Religious freedom scarcely exists

Religious freedom is an oxymoron for about three-quarters of the world, according to a United Nations investigator.

Ahmed Shaheed, who is a human rights expert, has been investigating religious rights. He has asked for the repeal of all laws that undermine people’s right to freedom of religion or belief, or discriminate against that right.

“Increases in unlawful government restrictions against religious groups remain one of the primary and most fundamental factors resulting in higher levels of religious intolerance in any given society,” he says.

These laws either restrict the right to religion or belief, or have “a high level of social hostility involving religion or belief,” he continues.

Shaheed says over 70 countries have anti-blasphemy laws that can be used to suppress dissenting views, which is in violation of international human rights standards. He wants these anti-blasphemy laws to be repealed.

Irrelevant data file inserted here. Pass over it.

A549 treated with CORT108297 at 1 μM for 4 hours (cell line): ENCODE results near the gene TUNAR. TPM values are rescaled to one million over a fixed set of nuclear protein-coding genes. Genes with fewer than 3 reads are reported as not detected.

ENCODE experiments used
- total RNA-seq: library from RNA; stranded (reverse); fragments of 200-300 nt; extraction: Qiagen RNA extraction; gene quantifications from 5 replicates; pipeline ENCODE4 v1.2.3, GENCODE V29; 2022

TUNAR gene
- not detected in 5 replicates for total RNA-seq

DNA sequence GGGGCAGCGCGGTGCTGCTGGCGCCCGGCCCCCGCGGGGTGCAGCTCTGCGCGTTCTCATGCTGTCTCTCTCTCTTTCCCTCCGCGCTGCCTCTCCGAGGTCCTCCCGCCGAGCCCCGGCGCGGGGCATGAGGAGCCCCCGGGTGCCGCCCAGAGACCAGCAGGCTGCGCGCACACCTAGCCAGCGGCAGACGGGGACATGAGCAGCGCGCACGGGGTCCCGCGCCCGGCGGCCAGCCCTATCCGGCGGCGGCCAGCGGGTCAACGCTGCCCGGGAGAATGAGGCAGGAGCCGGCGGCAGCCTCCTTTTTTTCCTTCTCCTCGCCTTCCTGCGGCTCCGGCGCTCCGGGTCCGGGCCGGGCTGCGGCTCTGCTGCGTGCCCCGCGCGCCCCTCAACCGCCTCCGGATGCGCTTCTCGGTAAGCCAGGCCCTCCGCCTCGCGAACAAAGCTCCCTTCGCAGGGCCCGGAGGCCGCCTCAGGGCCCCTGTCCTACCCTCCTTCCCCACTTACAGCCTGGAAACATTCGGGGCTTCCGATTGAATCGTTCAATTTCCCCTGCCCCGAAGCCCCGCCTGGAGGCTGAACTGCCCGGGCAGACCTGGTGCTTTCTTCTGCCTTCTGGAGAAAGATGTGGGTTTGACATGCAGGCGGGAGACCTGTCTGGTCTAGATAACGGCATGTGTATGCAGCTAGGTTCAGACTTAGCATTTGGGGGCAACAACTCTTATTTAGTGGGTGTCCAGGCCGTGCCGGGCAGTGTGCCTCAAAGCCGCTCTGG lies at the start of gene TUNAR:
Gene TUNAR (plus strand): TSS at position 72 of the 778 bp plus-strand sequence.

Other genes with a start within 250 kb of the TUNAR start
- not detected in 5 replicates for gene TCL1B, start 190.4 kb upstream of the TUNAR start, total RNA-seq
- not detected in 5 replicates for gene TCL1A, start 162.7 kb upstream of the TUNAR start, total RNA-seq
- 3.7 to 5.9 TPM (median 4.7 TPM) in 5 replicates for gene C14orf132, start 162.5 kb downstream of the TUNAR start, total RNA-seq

He is urging all countries to adopt and enforce “adequate criminal sanctions which penalise violent and particularly egregious discriminatory acts perpetrated by state or non-state actors against persons based on their religion or belief.”

Shaheed says governments must also pay “particular attention” to uphold the obligation to protect religious minorities.

Discrimination takes many forms. Some prohibit all religions or beliefs while others may be indirect.

These may include zoning laws that prevent particular houses of worship to be built. Others ban refugees or immigrants, “ostensibly for national security reasons, from countries where majority populations belong to particular faith communities,” Shaheed says.

“Increases in unlawful government restrictions against religious groups remain one of the primary and most fundamental factors resulting in higher levels of religious intolerance in any given society.”

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News category: World.

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